Belly Button Squeeze
A simple way to strengthen the deep-seated transversus abdominis and improve your sense of balance is the belly button squeeze exercise. Also known as hallowing out the stomach, this tummy strengthener is effective for both beginner and advanced exercisers. Sit on the edge of a chair or the sofa with your chest slightly lifted and your back straight. Take a deep breath in through your nose. Pull your belly button in toward your spine and slowly exhale the breath. Aim to hold the squeeze for a count of two. Complete two sets of 10 repetitions.
Cat and Cobra
Once you are comfortable with the belly button squeeze, you can progress to cat and cobra. This exercise utilizes the hallow stomach move to strengthen your stabilization muscles and improve your agility. Come to your hands and knees with your hands positioned directly below your shoulders and your knees in line with your hips. Engage your stomach muscles, straighten your back and press your shoulders down and away from your ears. Inhale deeply for three to five counts. Exhale slowly and simultaneously pull your belly button in toward your spine as your tailbone and head curl toward the floor in a Halloween-cat-like position. Inhale again, and as you exhale, drop your stomach toward the floor as your head and tailbone lift toward the sky and your back naturally arches. Repeat for 10 repetitions.
Seated Tummy Twist
A twisting exercise, the seated tummy twist is an easy way to strengthen your oblique muscles, which run along the sides of your torso. The obliques protect your lower back and help you to stay sure footed when bending, twisting or turning. Sit tall on the front edge of a stable chair that does not swivel or have wheels. Pull your abs in toward your spine. Place your hands on the armrests of the chair or on the seat next to your thighs for stability. You may cross your arms over your chest to increase the challenge of the exercise. Keep your glutes and legs in place as you rotate your torso toward the right, twisting at your stomach. Turn your upper body as far right as is comfortably possible; stop if you feel any strain in your lower back. Slowly rotate your upper body back to center. Repeat to the left side. Continue to alternate between right and left sides for 10 to 20 repetitions. Work up to three sets of 20 reps.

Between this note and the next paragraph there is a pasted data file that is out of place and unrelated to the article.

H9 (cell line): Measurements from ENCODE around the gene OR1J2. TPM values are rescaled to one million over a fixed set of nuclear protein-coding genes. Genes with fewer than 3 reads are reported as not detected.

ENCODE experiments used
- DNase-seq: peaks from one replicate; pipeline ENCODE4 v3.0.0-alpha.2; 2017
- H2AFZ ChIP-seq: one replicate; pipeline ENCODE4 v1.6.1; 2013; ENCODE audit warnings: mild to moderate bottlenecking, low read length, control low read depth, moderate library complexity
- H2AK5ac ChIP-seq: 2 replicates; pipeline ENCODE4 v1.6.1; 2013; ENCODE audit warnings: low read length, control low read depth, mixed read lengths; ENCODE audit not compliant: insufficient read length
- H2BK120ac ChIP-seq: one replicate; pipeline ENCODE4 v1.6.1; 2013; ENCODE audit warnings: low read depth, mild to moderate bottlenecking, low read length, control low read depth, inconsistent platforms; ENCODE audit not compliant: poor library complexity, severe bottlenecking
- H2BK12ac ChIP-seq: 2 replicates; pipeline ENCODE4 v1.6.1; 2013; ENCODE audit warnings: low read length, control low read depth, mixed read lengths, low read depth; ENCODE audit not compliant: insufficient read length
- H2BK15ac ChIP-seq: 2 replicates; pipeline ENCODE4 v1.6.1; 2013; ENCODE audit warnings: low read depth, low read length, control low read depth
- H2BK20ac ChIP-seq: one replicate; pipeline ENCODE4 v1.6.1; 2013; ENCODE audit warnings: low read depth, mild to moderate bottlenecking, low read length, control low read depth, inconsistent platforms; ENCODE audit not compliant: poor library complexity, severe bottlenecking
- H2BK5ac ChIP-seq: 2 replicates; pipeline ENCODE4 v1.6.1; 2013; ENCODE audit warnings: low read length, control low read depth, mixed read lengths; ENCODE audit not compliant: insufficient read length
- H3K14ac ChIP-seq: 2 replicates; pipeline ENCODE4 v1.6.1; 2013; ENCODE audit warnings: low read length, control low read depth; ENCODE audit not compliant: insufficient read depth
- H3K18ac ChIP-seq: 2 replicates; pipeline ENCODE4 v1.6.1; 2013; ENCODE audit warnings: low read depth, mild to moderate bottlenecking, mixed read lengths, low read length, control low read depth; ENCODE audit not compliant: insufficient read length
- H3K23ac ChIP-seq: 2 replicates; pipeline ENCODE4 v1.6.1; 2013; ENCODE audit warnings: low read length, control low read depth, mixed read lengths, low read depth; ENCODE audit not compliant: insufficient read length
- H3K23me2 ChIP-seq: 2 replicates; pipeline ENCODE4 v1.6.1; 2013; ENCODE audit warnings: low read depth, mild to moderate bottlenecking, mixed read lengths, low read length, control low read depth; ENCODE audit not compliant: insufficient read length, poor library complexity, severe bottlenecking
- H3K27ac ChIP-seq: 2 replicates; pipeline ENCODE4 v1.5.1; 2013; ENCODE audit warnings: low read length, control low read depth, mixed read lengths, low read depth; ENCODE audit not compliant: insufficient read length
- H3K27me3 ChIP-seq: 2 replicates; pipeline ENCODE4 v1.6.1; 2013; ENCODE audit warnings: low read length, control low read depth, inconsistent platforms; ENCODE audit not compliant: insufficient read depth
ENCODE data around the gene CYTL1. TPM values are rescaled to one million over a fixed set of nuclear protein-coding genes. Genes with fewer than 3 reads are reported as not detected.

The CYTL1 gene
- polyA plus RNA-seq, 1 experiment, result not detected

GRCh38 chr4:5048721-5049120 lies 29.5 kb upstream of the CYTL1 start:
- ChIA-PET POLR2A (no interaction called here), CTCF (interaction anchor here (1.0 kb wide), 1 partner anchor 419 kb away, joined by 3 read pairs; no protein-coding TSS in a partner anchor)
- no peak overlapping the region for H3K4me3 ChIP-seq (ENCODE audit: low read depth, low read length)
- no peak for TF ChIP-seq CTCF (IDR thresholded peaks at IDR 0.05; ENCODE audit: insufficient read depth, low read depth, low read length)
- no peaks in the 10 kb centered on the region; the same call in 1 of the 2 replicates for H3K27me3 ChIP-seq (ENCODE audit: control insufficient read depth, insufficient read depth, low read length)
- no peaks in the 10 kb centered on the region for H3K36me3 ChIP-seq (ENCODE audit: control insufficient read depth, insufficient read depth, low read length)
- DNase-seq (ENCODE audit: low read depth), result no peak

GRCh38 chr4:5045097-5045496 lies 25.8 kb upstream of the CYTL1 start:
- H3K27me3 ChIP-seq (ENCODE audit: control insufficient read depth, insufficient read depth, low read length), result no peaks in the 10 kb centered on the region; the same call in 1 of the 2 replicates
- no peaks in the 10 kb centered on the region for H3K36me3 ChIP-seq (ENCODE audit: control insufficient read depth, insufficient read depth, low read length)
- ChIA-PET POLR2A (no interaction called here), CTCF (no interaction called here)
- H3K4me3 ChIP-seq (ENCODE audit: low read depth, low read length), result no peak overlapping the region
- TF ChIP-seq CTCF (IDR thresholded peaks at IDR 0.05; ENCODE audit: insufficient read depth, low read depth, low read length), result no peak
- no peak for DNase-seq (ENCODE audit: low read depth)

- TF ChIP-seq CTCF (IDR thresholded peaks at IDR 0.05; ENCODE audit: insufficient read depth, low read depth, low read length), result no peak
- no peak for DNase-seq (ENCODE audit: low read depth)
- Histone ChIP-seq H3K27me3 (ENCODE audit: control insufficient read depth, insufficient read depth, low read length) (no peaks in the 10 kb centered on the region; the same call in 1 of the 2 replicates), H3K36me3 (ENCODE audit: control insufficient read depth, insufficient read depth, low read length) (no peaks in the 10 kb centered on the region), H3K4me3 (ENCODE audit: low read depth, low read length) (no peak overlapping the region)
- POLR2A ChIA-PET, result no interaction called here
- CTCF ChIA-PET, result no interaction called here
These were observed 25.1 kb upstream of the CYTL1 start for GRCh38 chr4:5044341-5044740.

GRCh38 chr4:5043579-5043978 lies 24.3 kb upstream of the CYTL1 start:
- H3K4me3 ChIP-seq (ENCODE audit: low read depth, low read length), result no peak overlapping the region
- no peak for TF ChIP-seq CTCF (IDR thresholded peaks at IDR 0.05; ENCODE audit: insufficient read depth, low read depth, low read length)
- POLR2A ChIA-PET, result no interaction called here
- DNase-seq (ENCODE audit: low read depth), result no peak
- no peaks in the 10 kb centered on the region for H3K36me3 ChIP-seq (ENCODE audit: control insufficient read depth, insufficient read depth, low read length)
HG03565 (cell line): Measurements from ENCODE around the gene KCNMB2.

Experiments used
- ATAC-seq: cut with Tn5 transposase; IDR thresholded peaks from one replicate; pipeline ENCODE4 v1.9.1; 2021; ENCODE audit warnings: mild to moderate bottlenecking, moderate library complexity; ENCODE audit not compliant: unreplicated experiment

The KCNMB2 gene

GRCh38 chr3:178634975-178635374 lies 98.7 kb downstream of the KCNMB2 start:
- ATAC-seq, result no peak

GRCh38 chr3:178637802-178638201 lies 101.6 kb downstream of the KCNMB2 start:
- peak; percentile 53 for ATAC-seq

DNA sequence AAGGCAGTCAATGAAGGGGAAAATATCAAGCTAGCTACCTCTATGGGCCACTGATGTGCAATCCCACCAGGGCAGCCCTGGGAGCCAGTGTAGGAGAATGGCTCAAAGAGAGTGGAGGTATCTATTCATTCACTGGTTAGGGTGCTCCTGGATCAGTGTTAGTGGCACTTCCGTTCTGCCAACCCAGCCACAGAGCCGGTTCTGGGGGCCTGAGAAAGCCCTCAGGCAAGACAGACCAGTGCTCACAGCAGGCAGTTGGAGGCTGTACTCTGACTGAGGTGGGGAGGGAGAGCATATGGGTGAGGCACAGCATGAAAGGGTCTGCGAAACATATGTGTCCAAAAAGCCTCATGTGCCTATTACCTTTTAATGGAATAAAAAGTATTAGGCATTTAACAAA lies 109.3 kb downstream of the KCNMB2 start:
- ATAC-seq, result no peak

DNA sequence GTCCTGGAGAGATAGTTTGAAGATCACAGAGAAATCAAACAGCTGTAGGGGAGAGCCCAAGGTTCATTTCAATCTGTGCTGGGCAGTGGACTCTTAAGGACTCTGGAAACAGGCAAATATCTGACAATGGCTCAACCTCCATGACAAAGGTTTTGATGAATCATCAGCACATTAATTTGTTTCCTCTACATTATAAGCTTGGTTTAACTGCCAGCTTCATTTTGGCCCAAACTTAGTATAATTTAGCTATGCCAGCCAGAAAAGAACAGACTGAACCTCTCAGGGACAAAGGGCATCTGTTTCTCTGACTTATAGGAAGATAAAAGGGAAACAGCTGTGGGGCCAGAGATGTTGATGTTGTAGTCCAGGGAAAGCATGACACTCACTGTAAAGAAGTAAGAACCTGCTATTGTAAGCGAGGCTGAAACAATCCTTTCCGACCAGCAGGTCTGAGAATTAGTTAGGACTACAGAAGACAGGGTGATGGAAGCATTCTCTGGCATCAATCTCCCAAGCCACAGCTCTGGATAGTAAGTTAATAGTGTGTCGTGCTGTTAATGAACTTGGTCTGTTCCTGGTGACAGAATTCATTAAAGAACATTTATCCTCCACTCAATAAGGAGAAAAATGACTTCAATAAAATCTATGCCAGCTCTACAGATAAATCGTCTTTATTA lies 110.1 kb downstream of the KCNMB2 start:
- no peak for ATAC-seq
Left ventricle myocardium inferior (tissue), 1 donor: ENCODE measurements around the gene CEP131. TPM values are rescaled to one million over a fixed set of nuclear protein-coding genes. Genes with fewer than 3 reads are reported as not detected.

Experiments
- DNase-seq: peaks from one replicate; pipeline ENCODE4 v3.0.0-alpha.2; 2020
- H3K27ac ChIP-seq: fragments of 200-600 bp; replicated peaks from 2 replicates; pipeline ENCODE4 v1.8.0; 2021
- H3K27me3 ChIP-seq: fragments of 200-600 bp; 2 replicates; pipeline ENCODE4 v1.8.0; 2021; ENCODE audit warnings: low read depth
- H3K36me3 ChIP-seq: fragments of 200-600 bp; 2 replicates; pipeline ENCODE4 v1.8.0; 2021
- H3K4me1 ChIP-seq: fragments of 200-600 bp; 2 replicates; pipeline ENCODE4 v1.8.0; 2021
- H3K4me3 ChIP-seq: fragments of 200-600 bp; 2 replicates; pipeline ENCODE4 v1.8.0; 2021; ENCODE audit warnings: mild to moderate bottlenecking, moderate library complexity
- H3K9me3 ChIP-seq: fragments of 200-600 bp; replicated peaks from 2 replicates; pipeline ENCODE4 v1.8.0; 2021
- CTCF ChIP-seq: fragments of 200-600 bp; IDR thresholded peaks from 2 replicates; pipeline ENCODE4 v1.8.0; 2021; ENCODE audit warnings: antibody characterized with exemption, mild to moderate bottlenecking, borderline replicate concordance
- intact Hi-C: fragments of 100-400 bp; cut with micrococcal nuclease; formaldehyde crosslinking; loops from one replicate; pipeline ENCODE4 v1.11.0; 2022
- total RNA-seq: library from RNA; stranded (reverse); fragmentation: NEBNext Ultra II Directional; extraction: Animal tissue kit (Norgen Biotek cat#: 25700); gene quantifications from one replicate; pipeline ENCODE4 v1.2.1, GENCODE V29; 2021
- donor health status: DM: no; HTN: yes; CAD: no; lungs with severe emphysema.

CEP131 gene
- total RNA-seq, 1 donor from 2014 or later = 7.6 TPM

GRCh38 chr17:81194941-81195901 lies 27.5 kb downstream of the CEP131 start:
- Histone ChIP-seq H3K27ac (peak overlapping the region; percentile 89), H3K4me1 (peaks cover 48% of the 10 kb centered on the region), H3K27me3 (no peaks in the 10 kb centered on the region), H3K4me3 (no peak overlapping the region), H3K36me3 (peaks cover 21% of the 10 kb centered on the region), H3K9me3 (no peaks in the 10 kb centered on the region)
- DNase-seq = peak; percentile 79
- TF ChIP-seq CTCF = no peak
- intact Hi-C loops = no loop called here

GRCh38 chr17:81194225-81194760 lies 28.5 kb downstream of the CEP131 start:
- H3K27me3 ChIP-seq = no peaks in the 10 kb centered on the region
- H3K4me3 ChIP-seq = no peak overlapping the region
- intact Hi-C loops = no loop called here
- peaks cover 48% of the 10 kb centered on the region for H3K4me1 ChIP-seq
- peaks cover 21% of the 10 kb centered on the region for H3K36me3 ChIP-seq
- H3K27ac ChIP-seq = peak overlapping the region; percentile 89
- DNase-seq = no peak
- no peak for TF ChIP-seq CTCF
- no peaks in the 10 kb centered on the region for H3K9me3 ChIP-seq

The pelvic tilt is a small yet effective move that strengthens your pelvic floor, which tends to decline as you age. Lie on your back on a mat with your knees bent and your feet flat on the floor hip-width apart. Extend your arms out to your sides in a T position with your palms facing up. Inhale through your nose for a count of three. Exhale slowly, also through your nose, and simultaneously press your lower back into the floor. On the next inhale, tilt your pelvis toward the floor as your lower back rises in a natural arch. Hold for one to two counts and return to a neutral position. Complete 10 repetitions.